To see an example, you can run the following code:
from personalfinance import Cashflow cashflows = Cashflow(example=True) cashflows.perform_analysis()
Before it does anything, it will download the example datasets as found here. This is merely meant for you to understand how the functionality works. When you are ready to use it for your own cashflows, you can simply remove the
example=True argument and supply your own configuration file. If you don’t have one yet, it will automatically supply one if you use
Cashflow(). See the Notebooks as found here for an in-depth explanation.
perform_analysis functionality does the following things:
- It reads all the cashflow datasets based on the configuration file’s
file_locationparameter. This can be a single file, a selection of files or an entire folder. It also applies the cost or income indicator if the numbers in your file are all positive (e.g. a column that says “Plus” or “Minus”) if chosen.
- It starts applying categorization based on the
categoriessection in the configuration file. It uses Levenshtein distance to find matches that are closely related (e.g. ‘Tim’s Bakery’ and ‘Bakery’ would fit in the same category)
- It generates multiple transactional and categorized overviews on a weekly, monthly, quarterly and yearly basis.
- It generates an Excel file in which all of the results are displayed in a neat format based on the
excelsection of the configuration file. This is optional and can be disabled by setting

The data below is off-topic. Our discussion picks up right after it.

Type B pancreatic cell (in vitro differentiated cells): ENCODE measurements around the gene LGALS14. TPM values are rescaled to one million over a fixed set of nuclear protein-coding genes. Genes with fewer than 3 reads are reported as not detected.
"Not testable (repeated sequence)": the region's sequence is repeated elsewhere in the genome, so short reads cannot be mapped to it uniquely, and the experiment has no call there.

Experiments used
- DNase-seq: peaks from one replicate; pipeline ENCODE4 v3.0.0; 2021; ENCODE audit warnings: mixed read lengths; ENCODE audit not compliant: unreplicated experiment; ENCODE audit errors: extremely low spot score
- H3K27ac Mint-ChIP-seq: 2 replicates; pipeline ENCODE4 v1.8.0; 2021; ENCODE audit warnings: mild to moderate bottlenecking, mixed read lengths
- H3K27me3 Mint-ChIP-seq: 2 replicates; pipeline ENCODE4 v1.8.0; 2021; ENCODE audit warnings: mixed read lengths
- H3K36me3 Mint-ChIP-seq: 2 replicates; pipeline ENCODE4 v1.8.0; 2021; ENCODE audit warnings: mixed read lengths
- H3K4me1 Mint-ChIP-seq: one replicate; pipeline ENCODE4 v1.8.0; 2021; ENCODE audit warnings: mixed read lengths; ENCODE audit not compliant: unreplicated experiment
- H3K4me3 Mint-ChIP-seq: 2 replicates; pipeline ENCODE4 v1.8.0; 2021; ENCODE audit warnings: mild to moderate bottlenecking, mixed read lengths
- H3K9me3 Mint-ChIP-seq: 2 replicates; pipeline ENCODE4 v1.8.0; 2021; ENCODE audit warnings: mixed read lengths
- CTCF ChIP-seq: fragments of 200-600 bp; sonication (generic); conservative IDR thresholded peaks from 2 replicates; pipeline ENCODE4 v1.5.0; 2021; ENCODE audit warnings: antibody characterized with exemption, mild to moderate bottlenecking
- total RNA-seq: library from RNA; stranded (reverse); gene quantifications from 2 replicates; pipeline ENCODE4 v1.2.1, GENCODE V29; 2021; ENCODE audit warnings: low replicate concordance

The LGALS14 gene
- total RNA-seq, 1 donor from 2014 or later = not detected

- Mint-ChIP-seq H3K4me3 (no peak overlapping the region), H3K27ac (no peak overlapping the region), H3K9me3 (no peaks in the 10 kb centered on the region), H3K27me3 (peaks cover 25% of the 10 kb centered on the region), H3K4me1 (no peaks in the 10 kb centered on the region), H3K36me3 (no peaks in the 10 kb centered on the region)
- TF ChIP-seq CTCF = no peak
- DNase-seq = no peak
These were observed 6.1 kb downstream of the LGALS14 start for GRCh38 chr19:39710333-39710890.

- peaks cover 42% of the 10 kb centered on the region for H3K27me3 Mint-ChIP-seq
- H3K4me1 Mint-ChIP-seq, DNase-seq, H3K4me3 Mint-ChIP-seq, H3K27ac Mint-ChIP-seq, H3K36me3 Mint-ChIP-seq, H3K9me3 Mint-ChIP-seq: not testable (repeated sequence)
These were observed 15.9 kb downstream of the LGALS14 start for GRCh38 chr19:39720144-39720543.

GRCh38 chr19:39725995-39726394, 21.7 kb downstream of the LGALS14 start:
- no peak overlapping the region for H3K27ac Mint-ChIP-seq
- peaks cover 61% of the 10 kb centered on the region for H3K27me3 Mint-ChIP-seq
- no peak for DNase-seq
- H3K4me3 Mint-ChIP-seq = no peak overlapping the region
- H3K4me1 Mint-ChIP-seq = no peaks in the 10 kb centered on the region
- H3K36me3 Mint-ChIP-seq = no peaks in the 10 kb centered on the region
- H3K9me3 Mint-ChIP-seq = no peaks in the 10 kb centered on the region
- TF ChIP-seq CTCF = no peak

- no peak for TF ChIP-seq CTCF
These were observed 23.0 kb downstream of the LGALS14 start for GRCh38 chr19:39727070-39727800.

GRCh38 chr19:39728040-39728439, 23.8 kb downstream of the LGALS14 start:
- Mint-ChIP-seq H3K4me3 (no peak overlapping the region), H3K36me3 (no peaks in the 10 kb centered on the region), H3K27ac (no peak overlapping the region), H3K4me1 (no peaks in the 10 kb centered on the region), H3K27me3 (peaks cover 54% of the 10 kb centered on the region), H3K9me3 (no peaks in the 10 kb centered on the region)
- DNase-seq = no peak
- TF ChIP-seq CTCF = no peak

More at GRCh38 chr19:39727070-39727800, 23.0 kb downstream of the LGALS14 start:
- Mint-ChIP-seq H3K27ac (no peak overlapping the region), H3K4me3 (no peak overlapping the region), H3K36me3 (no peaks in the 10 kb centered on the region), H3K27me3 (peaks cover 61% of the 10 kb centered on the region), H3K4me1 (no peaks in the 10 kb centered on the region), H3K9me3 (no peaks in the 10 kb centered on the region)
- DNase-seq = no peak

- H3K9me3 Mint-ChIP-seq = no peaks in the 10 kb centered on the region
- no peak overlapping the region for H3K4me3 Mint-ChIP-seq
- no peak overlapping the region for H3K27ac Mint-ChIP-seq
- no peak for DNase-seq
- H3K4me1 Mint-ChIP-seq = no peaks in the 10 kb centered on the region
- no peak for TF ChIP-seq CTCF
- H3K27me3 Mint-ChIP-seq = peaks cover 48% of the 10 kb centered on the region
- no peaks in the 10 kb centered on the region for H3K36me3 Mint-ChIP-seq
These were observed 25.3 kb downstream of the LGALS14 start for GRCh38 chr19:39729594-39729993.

See the resulting image for the file that is generated based on the example dataset:
Besides that, you don’t have to continue in Excel if you are handy with Python as all created datasets can be directly accessed in Python as well. All of the datasets can be accessed through the related
get functions for example:
|Yearly||Totals||Income||Investing||Charity||Government||Health and Insurance||Housing||Study||Subscriptions||Transactions||Transport||Sports||Shopping||Groceries||Food and Drinks||Holidays||Cultural||Festivals, Clubs and Concerts||Other|
And the following:
|2023-09-04/2023-09-10||2023-09-10||thuisbezorgd - Omitted due to Privacy Reasons||-12.55||thuisbezorgd - Omitted due to Privacy Reasons||Food and Drinks||thuisbezorgd||100%|
|2023-09-04/2023-09-10||2023-09-10||Tinq - Omitted due to Privacy Reasons||-53.81||Tinq - Omitted due to Privacy Reasons||Transport||Tinq||100%|
|2023-09-11/2023-09-17||2023-09-12||geldmaat - Omitted due to Privacy Reasons||-18.43||geldmaat - Omitted due to Privacy Reasons||Transactions||geldmaat||100%|
|2023-09-11/2023-09-17||2023-09-13||asr - Omitted due to Privacy Reasons||12.2||asr - Omitted due to Privacy Reasons||Income||asr||100%|
These datasets make it possible to plot the spending pattern over time for each category. This can be simply by selecting the column and using
.plot() from Pandas but it also possible to create a larger overview as shown below:
import matplotlib.pyplot as plt # Obtain the Quarterly Cashflow Overview quarterly_cashflows = cashflows.get_period_overview(period='quarterly') # Define the colormap cmap = plt.get_cmap('tab20c') # Create the figure and axes fig, axes = plt.subplots( nrows=2, height_ratios=[6, 1], figsize=(30, 10)) # Plot the data per category quarterly_cashflows.plot.bar( stacked=True, colormap=cmap, title="Quarterly Cashflow Overview", ax=axes) # Calculate the totals totals = quarterly_cashflows.sum(axis=1) # Plot the totals totals.plot.bar( color=['g' if x >= 0 else 'r' for x in totals], ax=axes) # Format the plot by rotating labels and adjusting space plt.xticks(rotation=45) fig.subplots_adjust(wspace=0, hspace=0)
This returns the following plot: